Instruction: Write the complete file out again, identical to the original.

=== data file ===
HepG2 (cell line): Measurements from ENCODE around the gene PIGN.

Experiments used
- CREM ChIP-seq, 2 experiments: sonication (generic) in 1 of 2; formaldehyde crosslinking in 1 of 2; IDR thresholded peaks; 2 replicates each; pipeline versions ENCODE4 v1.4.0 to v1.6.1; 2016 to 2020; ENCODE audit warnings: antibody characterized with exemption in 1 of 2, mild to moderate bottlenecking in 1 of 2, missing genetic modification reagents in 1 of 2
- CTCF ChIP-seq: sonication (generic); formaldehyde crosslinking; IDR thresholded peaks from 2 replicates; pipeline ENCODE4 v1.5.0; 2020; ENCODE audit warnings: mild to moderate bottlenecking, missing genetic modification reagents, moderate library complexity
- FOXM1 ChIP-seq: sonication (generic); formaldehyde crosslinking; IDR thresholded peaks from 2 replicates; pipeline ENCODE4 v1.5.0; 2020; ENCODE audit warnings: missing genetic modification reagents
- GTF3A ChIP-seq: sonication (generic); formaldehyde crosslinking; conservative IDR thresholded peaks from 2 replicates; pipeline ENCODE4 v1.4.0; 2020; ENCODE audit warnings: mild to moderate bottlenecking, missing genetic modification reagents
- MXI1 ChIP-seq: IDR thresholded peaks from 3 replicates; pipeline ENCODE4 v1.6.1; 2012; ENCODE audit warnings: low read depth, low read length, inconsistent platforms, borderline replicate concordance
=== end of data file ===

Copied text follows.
HepG2 (cell line): Measurements from ENCODE around the gene PIGN.

Experiments used
- CREM ChIP-seq, 2 experiments: sonication (generic) in 1 of 2; formaldehyde crosslinking in 1 of 2; IDR thresholded peaks; 2 replicates each; pipeline versions ENCODE4 v1.4.0 to v1.6.1; 2016 to 2020; ENCODE audit warnings: antibody characterized with exemption in 1 of 2, mild to moderate bottlenecking in 1 of 2, missing genetic modification reagents in 1 of 2
- CTCF ChIP-seq: sonication (generic); formaldehyde crosslinking; IDR thresholded peaks from 2 replicates; pipeline ENCODE4 v1.5.0; 2020; ENCODE audit warnings: mild to moderate bottlenecking, missing genetic modification reagents, moderate library complexity
- FOXM1 ChIP-seq: sonication (generic); formaldehyde crosslinking; IDR thresholded peaks from 2 replicates; pipeline ENCODE4 v1.5.0; 2020; ENCODE audit warnings: missing genetic modification reagents
- GTF3A ChIP-seq: sonication (generic); formaldehyde crosslinking; conservative IDR thresholded peaks from 2 replicates; pipeline ENCODE4 v1.4.0; 2020; ENCODE audit warnings: mild to moderate bottlenecking, missing genetic modification reagents
- MXI1 ChIP-seq: IDR thresholded peaks from 3 replicates; pipeline ENCODE4 v1.6.1; 2012; ENCODE audit warnings: low read depth, low read length, inconsistent platforms, borderline replicate concordance